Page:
Opera aims for innovation

Annapolis group seeks wider appeal in season

Preview

June 25, 2008|By Mary Johnson | Mary Johnson,Special to The Sun

Annapolis Opera will present an innovative 2008-2009 season, including two concerts featuring the Annapolis Opera Chamber Orchestra and widening the scope of its popular December candlelight concert beyond an all-Mozart repertoire.

To steer this new course, the Annapolis Opera board has elected a new president, Greg Stiverson.

Stiverson succeeds Leah Solat, who presided over the most successful season in Annapolis Opera's 35-year history: the only one to celebrate two sold-out presentations of its fully staged opera (Carmen) along with some fully attended concert events to open the season and close it.

"We had a wonderful year, and from the beginning I'd promised my husband I'd serve only one year so we could take time to enjoy travel," she said.

Solat added that the opera is fulfilling its mission of offering quality productions at affordable prices, but it hopes to attract a wider audience, especially young people, with the new concert opera programs at Maryland Hall for the Creative Arts.

"Annapolis Opera is an incredible resource, and we hope to de-mystify opera with our outreach program," said Stiverson, best known as the former president and chief executive of the Historic Annapolis Foundation. "With opera you get the whole shebang - opera with surtitles, drama, great music and imaginative staging. And we'll present great moments of opera in concert at reasonable ticket prices of $48 and $40 and only $30 for the expanded bel canto December program."

In previous seasons, the December program was called "Mozart by Candlelight," but now the program will be expanded to include additional composers of the bel canto style exemplified by Gioacchino Rossini, Vincenzo Bellini and Gaetano Donizetti. As usual, Annapolis Opera's artistic director, Ronald J. Gretz, will provide piano accompaniment and commentary.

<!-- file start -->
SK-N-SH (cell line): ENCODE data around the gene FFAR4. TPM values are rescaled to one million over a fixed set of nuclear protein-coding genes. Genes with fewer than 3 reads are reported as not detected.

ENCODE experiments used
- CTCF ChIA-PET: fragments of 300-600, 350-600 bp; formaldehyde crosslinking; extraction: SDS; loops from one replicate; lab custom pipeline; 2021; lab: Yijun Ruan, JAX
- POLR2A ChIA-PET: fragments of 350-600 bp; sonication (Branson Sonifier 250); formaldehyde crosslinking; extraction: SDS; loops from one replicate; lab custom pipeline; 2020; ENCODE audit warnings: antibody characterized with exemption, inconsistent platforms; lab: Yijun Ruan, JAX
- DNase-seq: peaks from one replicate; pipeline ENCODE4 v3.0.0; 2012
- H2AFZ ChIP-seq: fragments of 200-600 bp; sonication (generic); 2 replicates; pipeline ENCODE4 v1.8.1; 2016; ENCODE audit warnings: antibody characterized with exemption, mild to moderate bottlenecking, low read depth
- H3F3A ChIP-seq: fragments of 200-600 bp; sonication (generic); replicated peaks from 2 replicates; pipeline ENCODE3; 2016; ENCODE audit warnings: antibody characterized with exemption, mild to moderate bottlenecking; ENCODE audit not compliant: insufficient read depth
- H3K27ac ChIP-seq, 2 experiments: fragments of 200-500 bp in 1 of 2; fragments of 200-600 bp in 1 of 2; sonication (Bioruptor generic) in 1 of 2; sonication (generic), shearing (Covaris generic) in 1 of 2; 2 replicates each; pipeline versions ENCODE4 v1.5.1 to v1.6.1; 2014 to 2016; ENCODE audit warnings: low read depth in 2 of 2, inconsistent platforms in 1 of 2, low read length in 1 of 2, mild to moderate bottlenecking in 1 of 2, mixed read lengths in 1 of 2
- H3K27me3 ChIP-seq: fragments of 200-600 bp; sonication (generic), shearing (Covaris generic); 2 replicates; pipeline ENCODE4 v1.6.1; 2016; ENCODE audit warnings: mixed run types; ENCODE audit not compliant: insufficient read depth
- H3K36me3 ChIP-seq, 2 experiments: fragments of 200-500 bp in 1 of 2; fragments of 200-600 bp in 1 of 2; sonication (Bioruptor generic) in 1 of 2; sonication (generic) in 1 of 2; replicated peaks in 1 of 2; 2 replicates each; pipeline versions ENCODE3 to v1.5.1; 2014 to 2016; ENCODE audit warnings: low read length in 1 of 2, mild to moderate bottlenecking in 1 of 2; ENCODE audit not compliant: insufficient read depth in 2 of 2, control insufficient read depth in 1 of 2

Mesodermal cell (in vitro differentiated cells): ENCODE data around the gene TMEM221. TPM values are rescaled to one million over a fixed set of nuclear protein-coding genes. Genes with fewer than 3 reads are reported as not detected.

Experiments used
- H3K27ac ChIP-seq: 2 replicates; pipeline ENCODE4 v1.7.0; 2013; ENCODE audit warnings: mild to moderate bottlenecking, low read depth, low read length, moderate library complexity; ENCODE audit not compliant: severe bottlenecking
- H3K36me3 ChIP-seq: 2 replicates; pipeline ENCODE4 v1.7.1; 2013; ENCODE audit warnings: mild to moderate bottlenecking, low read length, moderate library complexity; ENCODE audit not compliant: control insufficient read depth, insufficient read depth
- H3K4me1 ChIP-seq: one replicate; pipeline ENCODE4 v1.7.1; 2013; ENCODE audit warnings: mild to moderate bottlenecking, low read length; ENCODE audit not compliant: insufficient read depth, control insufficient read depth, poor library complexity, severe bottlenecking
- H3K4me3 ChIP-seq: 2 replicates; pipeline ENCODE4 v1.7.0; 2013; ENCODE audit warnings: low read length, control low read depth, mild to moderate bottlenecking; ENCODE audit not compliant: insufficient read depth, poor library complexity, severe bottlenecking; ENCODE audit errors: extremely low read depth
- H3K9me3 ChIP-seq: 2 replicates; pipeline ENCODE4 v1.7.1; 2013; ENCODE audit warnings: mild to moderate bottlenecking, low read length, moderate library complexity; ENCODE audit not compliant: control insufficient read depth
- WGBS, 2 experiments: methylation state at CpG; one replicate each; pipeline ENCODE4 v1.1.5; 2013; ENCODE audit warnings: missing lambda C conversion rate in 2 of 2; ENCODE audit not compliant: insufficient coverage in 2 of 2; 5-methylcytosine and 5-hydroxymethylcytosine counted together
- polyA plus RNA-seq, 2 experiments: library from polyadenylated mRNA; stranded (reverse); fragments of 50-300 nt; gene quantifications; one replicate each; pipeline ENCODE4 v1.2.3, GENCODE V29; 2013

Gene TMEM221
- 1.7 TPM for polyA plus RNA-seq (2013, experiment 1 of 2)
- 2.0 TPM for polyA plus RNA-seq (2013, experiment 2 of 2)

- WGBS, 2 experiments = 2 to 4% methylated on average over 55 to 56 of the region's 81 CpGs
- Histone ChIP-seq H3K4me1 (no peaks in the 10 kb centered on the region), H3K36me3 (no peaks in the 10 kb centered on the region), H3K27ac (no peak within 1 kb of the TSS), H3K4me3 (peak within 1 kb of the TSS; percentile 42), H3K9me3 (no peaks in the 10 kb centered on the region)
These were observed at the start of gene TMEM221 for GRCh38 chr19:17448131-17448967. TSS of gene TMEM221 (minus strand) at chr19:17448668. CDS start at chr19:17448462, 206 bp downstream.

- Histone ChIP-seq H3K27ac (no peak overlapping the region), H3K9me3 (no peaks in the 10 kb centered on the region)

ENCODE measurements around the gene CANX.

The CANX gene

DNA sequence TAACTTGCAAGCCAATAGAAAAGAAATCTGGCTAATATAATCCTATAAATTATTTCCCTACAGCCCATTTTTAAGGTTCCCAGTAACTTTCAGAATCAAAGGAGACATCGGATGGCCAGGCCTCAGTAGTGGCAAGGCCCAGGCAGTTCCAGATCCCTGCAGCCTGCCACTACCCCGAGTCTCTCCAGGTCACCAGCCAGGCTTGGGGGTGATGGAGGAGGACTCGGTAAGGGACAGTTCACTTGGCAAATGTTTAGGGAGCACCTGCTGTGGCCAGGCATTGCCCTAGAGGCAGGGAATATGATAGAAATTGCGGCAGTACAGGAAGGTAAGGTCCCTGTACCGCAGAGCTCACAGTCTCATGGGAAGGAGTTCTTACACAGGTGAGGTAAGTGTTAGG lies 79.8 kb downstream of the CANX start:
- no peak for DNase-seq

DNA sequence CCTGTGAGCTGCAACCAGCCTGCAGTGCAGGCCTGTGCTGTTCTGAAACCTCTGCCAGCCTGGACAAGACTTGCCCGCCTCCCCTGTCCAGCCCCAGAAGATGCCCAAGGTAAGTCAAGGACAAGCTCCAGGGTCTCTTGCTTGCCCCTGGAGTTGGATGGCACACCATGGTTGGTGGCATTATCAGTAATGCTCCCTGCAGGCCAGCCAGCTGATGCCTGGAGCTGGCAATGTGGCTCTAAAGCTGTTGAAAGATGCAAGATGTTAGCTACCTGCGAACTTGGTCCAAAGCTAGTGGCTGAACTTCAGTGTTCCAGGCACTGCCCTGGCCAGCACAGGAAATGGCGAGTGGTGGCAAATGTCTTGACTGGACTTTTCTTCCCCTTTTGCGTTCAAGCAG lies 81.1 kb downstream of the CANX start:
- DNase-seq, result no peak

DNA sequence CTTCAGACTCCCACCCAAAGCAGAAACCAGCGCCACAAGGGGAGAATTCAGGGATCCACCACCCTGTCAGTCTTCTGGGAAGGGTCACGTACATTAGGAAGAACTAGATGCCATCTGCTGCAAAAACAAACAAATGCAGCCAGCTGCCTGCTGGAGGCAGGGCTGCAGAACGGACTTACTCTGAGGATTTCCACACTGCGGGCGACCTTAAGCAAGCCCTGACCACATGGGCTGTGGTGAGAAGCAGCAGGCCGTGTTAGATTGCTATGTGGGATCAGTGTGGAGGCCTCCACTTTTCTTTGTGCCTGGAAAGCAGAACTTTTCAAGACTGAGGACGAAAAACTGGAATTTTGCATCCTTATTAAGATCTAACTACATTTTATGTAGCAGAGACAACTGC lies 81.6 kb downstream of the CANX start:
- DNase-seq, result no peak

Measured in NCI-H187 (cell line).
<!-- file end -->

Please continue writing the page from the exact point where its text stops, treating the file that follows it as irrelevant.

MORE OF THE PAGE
This season's twin bill of Cavalleria Rusticana and Pagliacci will give subscribers two operas for the price of one, and Solat and Stiverson would like to see at least one more fully staged opera become part of the regular Annapolis Opera season.

"To move up to the next level requires caution," Stiverson said, adding "Don't try to do all things at once. To do this will require moving beyond the all-volunteer staffing of the past."

Stiverson has taught at Anne Arundel Community College and the University of Maryland and served as consultant to Maryland Public Television.

He has served as president of the Annapolis Symphony Orchestra and now serves on a number of boards, including those of the Anne Arundel County Library, the Charles Carroll House of Annapolis and the Kunta Kinte-Alex Haley Foundation. He is the president of Envisioning Annapolis, the organization that has sponsored a series of seminars for planning the future of Annapolis. He lives in Annapolis with his wife, Cynthia. The couple have three adult children.

Annapolis Opera's 36th season opens Nov. 2 at Maryland Hall with a selection of arias celebrating opera's greatest tragic scenes and villainous deeds in "Dying Divas and Dastardly Dons" performed by a group of rising young stars supported by the Annapolis Opera Chamber Orchestra, conducted by Gretz.

Dec. 7 brings "Bel Canto by Candlelight" to the First Presbyterian Church at Annapolis. The 21st annual Vocal Competition Finals will be presented Feb. 8 at Maryland Hall, with young singers competing for cash prizes and scholarships.

Fully staged productions of the twin Cavalleria Rusticana and Pagliacci bill will be presented March 13 and 15 at Maryland Hall. Pietro Mascagni's Cavalleria Rusticana (Rustic Chivalry) deals with a verismo love triangle in Sicily where the sweetheart left behind by her lover gets even by informing the husband of his new love to precipitate a duel. Ruggero Leoncavallo's Pagliacci tells the story of a jealous husband in a traveling comedy troupe. Both operas are sung in Italian with English surtitles and will be conducted by Gretz with the Annapolis Symphony Orchestra.

The Three Billy Goats Gruff, a Baltimore Opera production, will be presented April 18 at Maryland Hall to introduce children to opera.

The 36th season ends May 9 with a concert of opera's greatest romantic moments called "Romantic Divas and Amorous Dons." Again, Gretz will conduct the Annapolis Opera Chamber Orchestra to accompany a cast of budding young opera stars.

To obtain a brochure of the 2008-2009 season, call the Annapolis Opera office at 410-267-6440. For information about the season, visit www.annapolisopera.org.

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